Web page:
The osprey is the smallest of Estonia’s eagles, but also has the most distinctive appearance. Its light lower body, the dark bends of its wings, the multicoloured head and its gull-like appearance when flying help differentiate the osprey from other eagles even without the help of optical instruments. One still has to be observant when identifying the osprey – at the first glance they look remarkably similar to large gulls. Its wing span is 145-160 cm, its body weight is 2 kg for female birds, and about 1.5 kg for male birds. When tracking its prey, the osprey flies in place (hovers in the air) similarly to the common buzzard, the short-toed eagle and the common kestrel. The osprey makes high-pitched squeaking sounds—it is especially vocal when its nest is being disturbed.
As its Estonian name (literally “the fish eagle”) suggests, our smallest eagle feeds almost entirely on fish. It is probable that the sleeker body of this species has developed during evolution in order to improve its chances of catching fish and makes the osprey better suited for executing moves requiring dexterity. Its more dextrous and faster flight is the osprey’s advantage compared to its larger relatives. However, the osprey can never be sure that the fish it has caught will remain its prey, since in many good hunting grounds, white-tailed eagles have specialised on taking over the ospreys’ catch. Fish are caught from as deep as a meter below the surface, and sometimes, the entire osprey can disappear under water during this process. The osprey’s favoured prey is fish weighing 200-300 grams: it is difficult to fly far with a larger fish and catching smaller ones would be inefficient. The osprey can transport prey to its nest from a distance of over 25 km! Ospreys are everyday visitors at some fish farms and perform the necessary task of removing injured or diseased fish, although healthy fish also fall victim to their attacks. However, when the fish in the ponds grow too large for the birds (over 400 g), the ospreys relocate to other hunting grounds. One osprey needs about 300 g of food per day. If the ospreys reach the final destination of their migration before the ice has melted, or if their nesting period is dominated by especially bad weather, the birds have to either fast or feed on other prey—thus, osprey have also been seen hunting mice and frogs.
The ospreys reach their nesting areas in spring, even before the first bodies of water have been freed of ice. They immediately begin repairing their old nests, or building new ones if the previous nests have not survived the winter. Natural nests are often destroyed by storms—the nests are always located at the tops of trees, and therefore, have no protection against the forces of nature. The nests also collapse due to the fact that the osprey cannot find nesting trees that are strong enough to withstand the winds. To alleviate this problem, eagle enthusiasts have built artificial nests in place of destroyed ones or on nearby trees that are suitable for nesting. Nests built in treetops also have their advantages—the birds can recognise potential danger earlier, flying onto the nest is easier and it is easier for the fledglings to learn to fly. The hen stays with the nest after laying the eggs and it is the task of the male bird to bring enough prey to the nest to feed the hen and the chicks. If you happen to find an eagle’s nest located on top of a tree, like that of a white stork, it probably belongs to an osprey. By the way, in America the osprey usually nests in places preferred by the white stork in Estonia. The osprey lays 2-3 eggs and the hatched chicks usually learn to fly by the end of July. After achieving flight, they still have much to learn about catching their prey, however. Thanks to the environment (primarily bodies of water) being freed of pollution by chlorine organic compound (e.g. DDT), and partly due to the construction of artificial nests, the productivity of Estonia’s ospreys (i.e. the average number of chicks hatched by nesting pairs) is one of the highest in the world.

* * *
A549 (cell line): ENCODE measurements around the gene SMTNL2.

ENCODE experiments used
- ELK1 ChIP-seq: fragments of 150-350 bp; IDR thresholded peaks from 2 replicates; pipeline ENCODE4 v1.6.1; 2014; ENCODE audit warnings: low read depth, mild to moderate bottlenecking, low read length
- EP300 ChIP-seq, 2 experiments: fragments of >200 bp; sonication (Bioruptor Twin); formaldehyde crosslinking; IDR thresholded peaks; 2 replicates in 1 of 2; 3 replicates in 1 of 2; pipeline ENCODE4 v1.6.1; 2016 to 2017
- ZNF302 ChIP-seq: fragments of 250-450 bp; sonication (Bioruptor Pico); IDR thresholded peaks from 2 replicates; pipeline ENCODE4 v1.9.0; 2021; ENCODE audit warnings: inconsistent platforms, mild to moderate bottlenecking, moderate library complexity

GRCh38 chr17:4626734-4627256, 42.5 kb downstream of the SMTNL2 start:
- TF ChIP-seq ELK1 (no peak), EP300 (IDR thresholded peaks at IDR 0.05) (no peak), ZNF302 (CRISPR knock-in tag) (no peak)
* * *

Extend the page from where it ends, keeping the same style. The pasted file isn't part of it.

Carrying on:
Distribution and numbers
The osprey inhabits almost every continent. Here it nests mainly in Eastern and Southern Estonia and is slowly expanding towards the west. As of 2005, 50-55 pairs of osprey nest in Estonia. As recently as 1985, there were only five known pairs nesting in Estonia, so the number of ospreys has grown 10 times during the last quarter of a century.
The results of the Osprey broods in 2004, 2005 and 2006 are as follows:
|Number of occupied nests with known breeding results||35||44||37|
|Number of successful nests||26||31||29|
|Nest success (%)||74||71||78|
|Total number of fledglings||56||60||61|
|Mean number of fledglings per occupied nest||1,6||1,36||1,65|
|Mean number of fledglings per successful nest||2,15||1,94||2,10|